Two Vancouver residents and two Oregon residents were indicted Wednesday in U.S. District Court in Portland in connection with a global conspiracy in which more than $1.2 billion in illegal drugs were sold online to buyers around the world, according to the Justice Department.
Jason W. Hagen, 39, and Chelsea L. Reder, 23, both of Vancouver, and Richard E. Webster, 45, and Donald R. Bechen, 39, both of Washington County, Ore., allegedly participated in the conspiracy by selling methamphetamine internationally for the digital currency, called bitcoins, on a website dubbed the “Silk Road.”
They are charged with conspiracy to distribute methamphetamine over the Internet, conspiracy to export methamphetamine to other countries and 15 counts of international and domestic money laundering.
Before its seizure in October, the “Silk Road” provided a virtual marketplace for distributors and suppliers of illegal drugs, firearms and fraudulent identification cards to peddle their products on the Internet through an encrypted network called “The Onion Router.”
Hagen, Webster, Bechen and Reder participated in the marketplace by selling more than 17 pounds of methamphetamine on the website, the justice department said. The sales involved about 3,169 transactions, the justice department said.
Cmdr. Mike Cooke, who heads the Clark-Vancouver Regional Drug Task Force, said that amount of methamphetamine is worth about $136,000 locally. He added that the Clark-Vancouver Regional Drug Task Force assisted with the local investigation.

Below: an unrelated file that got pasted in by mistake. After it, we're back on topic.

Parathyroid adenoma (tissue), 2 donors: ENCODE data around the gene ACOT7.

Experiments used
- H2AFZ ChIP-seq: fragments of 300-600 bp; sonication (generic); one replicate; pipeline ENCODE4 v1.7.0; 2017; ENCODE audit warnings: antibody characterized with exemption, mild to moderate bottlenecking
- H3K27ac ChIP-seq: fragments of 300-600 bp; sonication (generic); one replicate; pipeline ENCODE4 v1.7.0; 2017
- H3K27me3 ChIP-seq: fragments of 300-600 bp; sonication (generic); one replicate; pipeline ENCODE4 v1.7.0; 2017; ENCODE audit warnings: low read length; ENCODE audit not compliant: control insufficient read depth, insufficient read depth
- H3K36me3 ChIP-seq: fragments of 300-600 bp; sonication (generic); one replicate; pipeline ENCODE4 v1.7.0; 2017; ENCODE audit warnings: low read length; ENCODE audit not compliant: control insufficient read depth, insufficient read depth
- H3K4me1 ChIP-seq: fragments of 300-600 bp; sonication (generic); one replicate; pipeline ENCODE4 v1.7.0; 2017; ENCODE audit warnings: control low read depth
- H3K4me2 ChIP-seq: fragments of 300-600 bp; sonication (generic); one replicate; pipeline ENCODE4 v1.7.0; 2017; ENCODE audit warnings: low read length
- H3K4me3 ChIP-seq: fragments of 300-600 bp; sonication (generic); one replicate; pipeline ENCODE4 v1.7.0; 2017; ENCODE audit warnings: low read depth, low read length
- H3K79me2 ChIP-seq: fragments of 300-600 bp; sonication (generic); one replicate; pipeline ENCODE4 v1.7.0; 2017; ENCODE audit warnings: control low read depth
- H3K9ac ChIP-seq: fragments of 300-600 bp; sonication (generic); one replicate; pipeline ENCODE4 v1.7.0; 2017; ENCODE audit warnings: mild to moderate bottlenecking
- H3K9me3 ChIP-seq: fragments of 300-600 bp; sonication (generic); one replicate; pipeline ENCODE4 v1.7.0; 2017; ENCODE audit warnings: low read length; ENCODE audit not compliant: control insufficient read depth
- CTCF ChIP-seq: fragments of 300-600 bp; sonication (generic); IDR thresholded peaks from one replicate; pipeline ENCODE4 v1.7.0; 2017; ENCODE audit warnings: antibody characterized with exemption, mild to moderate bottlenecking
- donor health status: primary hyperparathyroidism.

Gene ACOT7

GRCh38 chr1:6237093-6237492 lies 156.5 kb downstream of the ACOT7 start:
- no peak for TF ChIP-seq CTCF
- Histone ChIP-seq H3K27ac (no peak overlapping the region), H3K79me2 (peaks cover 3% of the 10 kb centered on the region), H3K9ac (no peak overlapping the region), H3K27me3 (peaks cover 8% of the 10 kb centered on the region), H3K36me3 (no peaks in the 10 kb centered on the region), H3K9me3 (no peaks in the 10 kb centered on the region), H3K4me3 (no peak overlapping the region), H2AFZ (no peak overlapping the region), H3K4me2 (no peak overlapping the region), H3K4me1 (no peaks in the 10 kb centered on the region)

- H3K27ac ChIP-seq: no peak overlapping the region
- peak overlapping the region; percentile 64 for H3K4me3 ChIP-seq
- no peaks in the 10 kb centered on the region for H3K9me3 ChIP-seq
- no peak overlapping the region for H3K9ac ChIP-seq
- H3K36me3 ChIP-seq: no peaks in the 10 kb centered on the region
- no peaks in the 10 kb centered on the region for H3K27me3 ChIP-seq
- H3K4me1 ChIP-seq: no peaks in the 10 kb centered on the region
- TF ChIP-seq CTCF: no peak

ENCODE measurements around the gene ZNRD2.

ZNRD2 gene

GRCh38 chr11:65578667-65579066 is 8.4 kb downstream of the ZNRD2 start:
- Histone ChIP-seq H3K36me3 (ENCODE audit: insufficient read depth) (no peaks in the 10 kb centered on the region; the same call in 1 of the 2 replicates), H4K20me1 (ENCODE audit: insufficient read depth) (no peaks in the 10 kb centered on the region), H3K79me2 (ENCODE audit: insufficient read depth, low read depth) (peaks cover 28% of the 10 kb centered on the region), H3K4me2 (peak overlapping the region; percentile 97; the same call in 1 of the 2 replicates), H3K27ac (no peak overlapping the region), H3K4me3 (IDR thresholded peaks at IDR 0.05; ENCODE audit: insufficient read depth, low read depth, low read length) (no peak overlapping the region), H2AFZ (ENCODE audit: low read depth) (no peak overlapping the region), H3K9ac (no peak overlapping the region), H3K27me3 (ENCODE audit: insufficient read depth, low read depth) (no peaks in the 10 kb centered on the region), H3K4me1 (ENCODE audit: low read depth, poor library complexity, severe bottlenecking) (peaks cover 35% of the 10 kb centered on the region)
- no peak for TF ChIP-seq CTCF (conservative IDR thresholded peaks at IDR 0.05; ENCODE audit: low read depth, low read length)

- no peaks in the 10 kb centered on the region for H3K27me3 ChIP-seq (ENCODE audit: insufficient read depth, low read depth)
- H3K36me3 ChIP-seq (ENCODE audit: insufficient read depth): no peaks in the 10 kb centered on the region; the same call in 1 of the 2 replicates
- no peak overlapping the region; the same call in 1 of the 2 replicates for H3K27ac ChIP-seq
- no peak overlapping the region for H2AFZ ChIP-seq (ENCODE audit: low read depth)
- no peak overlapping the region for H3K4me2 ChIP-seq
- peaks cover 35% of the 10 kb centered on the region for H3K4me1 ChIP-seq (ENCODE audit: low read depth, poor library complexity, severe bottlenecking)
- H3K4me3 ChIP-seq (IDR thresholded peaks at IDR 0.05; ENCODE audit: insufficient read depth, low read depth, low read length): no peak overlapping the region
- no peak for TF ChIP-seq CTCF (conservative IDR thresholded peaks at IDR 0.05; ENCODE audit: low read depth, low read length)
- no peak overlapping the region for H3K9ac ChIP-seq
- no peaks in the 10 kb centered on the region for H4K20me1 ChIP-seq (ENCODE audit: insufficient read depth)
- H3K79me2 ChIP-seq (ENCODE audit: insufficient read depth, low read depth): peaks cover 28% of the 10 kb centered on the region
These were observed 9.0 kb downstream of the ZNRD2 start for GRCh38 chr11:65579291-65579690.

The four local suspects allegedly used commercial carriers to deliver the methamphetamine to various buyers throughout the United States, Australia, Canada, the Czech Republic, Italy and the United Kingdom.
They received payment from bitcoins and converted them to U.S. currency using electronic money transfer systems, such as PayPal and Western Union, the justice department said.
Their trial is scheduled for Feb. 18 in front of U.S. District Judge Robert E. Jones.
Hagen, Webster and Bechen will be held in federal custody pending trial; Reder was released under conditions of pretrial supervision.
Since about March 2011, the “Silk Road” has garnered nearly 1 million registered users who conducted a total of more than $1.2 billion in sales, the justice department said.
Special agents with Homeland Security Investigations in Baltimore, Md., received information about the online activity in September 2011 and began a multi-agency investigation.
FBI agents arrested the administrator of the website in October 2013, and the website was seized. The name of the administrator was not released Wednesday in a press release by the Justice Department. A spokesperson with the agency didn’t return a phone call inquiring about the administrator’s identity.